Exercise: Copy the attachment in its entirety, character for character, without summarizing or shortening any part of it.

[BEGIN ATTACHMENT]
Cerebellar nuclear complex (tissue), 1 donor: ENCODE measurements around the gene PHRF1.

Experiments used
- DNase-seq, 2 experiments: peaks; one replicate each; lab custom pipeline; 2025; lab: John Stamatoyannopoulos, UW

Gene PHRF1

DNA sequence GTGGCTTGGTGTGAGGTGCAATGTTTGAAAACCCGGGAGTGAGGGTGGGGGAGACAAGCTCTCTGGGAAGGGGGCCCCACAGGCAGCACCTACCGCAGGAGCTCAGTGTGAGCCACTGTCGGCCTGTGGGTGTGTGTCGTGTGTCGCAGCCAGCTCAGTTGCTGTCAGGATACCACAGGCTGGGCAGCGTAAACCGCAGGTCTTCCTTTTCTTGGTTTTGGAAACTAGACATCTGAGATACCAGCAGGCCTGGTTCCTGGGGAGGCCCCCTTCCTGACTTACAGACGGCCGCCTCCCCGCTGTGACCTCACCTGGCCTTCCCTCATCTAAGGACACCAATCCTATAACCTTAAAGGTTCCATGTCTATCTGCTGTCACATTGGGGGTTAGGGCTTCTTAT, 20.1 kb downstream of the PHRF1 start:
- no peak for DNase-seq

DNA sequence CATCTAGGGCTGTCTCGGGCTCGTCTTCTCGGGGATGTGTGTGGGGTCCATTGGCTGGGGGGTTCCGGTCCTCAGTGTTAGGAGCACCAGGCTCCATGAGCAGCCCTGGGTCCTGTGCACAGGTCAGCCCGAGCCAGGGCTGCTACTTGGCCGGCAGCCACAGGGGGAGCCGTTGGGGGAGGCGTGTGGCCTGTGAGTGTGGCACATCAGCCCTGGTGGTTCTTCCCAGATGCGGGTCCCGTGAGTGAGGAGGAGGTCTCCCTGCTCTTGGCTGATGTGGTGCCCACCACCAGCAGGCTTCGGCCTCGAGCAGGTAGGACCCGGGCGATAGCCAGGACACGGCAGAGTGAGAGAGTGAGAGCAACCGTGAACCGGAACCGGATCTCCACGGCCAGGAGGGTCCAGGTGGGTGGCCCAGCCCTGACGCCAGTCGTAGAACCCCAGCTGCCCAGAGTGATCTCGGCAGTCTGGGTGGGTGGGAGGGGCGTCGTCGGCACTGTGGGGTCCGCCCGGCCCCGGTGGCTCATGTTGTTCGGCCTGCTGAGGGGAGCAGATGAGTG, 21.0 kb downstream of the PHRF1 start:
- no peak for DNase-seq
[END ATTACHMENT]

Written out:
Cerebellar nuclear complex (tissue), 1 donor: ENCODE measurements around the gene PHRF1.

Experiments used
- DNase-seq, 2 experiments: peaks; one replicate each; lab custom pipeline; 2025; lab: John Stamatoyannopoulos, UW

Gene PHRF1

DNA sequence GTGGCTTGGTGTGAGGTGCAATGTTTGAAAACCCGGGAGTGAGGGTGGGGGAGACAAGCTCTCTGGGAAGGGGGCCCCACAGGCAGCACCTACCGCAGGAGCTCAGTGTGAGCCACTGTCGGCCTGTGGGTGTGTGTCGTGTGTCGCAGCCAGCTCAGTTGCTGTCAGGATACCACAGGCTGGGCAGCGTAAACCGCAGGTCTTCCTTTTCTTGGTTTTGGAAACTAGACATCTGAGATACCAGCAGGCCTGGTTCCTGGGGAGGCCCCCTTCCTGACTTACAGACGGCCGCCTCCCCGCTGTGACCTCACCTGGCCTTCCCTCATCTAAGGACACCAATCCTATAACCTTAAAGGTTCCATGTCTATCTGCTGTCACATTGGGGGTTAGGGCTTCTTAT, 20.1 kb downstream of the PHRF1 start:
- no peak for DNase-seq

DNA sequence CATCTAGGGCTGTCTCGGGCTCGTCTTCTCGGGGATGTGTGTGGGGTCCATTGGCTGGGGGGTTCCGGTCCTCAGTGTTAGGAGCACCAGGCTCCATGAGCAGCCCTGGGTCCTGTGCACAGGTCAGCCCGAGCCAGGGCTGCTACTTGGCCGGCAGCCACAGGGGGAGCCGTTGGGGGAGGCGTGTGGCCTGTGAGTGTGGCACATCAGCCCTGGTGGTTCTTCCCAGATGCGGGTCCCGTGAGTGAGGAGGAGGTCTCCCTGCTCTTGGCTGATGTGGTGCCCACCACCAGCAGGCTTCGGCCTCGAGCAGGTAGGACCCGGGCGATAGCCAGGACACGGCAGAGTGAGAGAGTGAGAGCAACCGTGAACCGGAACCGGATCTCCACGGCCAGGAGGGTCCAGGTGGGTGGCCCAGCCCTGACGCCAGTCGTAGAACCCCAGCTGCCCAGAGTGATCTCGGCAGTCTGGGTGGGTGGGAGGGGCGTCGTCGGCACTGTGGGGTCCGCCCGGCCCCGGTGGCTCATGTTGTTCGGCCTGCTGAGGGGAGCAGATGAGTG, 21.0 kb downstream of the PHRF1 start:
- no peak for DNase-seq